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China Does Well in Double Dose of Tune-ups

While World Cup 2014 may seem like a long ways away, qualifying for the competition starts up soon.  Next month, China will start its bid for the tournament, facing off against the Laos-Cambodia playoff winner, and so it took this last chance to prepare by facing two of the better Asian sides.  Manager Gao Hongbo needed to redeem himself after the side failed to make it out of the opening round at the Asian Cup and while these matches had little meaning, China’s two victories were good results that should help rebuild the side’s confidence.

On Saturday, the team faced off against an almost full Uzbekistan squad, a team that embarassed them a few months ago at the Asian Cup.  China brought back a number of older players in the squad, including former captain Zheng Zhi, and the veterans made an impact.  Zheng hooked up with his Guangzhou teammate Gao Lin for the match’s only goal, coming in the 2nd half shortly after Gao came on the pitch.  Yu Hai’s performance on the wing was particularly of note, while Feng, who was given 90 minutes to show his skill, failed to impress (something that would continue in his substitute performance against North Korea).

Last night, the national team traveled the short distance from Kunming to Guiyang to face North Korea in front of a packed house.  The Korean side looked very different from the side at the Asian Cup and made three 1st half substitutions, including two in the first half hour.  China dominated the chances, but couldn’t score until the last 10 minutes of the half.  Yu Hai had another great game, but this time around Gao Lin was (amazingly!) the man this time around, setting up Deng Zhuoxiang with a nice pass on the first goal and then finishing off a beautiful cross from Yu with a nice header.  In the 2nd half, the defense looked weaker, with North Korea taking control more and more and a massive goaltending error that almost gifted the “Fighting Kim’s” a goal, however China held them off.  Unfortunately, there wasn’t much action in the 2nd half, so much so that the fans attention was focused on a player who wasn’t even on the field (Guiyang native Wang Song).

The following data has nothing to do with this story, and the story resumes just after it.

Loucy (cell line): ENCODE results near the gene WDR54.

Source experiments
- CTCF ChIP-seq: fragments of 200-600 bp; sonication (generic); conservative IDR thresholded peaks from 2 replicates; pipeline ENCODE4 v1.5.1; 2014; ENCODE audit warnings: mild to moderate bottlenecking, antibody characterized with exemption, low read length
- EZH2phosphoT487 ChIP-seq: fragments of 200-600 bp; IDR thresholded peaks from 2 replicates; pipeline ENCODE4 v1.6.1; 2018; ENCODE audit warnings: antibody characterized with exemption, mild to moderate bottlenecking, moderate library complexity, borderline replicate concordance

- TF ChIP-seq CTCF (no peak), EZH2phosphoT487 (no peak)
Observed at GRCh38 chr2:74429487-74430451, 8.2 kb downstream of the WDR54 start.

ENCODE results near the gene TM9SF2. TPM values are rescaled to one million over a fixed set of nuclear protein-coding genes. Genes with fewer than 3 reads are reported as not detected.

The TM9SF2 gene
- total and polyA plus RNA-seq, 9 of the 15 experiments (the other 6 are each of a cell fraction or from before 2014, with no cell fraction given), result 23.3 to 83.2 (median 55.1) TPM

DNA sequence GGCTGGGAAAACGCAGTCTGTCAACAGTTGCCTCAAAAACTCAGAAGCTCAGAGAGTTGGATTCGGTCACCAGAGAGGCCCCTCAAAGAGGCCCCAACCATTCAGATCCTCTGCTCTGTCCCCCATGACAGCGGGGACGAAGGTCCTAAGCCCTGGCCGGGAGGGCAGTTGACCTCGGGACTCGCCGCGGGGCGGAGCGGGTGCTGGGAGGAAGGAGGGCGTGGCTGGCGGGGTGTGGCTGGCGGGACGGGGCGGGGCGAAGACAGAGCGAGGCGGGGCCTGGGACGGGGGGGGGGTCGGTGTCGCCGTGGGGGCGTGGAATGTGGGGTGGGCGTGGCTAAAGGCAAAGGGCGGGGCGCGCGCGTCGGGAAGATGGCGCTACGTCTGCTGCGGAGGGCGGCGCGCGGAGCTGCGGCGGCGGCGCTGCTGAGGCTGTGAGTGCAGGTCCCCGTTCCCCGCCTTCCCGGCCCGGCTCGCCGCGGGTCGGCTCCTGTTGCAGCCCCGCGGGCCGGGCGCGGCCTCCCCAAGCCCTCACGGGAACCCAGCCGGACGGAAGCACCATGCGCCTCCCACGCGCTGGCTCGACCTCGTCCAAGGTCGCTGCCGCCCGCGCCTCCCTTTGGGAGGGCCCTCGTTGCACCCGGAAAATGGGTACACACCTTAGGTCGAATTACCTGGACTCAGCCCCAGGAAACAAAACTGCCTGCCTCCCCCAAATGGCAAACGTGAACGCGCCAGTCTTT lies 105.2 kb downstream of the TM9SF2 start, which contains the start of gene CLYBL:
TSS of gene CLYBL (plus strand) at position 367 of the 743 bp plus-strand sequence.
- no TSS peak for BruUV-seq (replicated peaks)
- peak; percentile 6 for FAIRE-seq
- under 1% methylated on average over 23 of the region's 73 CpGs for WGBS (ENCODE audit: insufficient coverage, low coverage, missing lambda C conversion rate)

A good pair of friendlies for the Dragon team, while qualifying is serious stuff, the team’s first round opponent should be a cake walk, so Gao has more time to perfect his squad.  And with that, it’s time to turn our attention back to the Chinese Super League for the next month.

Brandon Chemers aka B. Cheng aka A Modern Lei Feng – is a name which may be familiar to many in the Chinese blogosphere.

He currently serves as Editor-in-Chief for Wild East Football and is one of the lonely souls writing about Chinese football in English for the last 10 years.

Chemers’ credentials are second to none – his former blog focused not only on the fortunes of his beloved Beijing Guoan FC, but a multitude of other aspects of Beijing life. He’s deservedly built a reputation in the Chinese blogosphere as an insightful observer of not only Chinese football, but also the wider picture of life in modern China and its many layers.

For WEF, beyond writing about Guoan, he often focuses on fan culture and the business of Chinese football.

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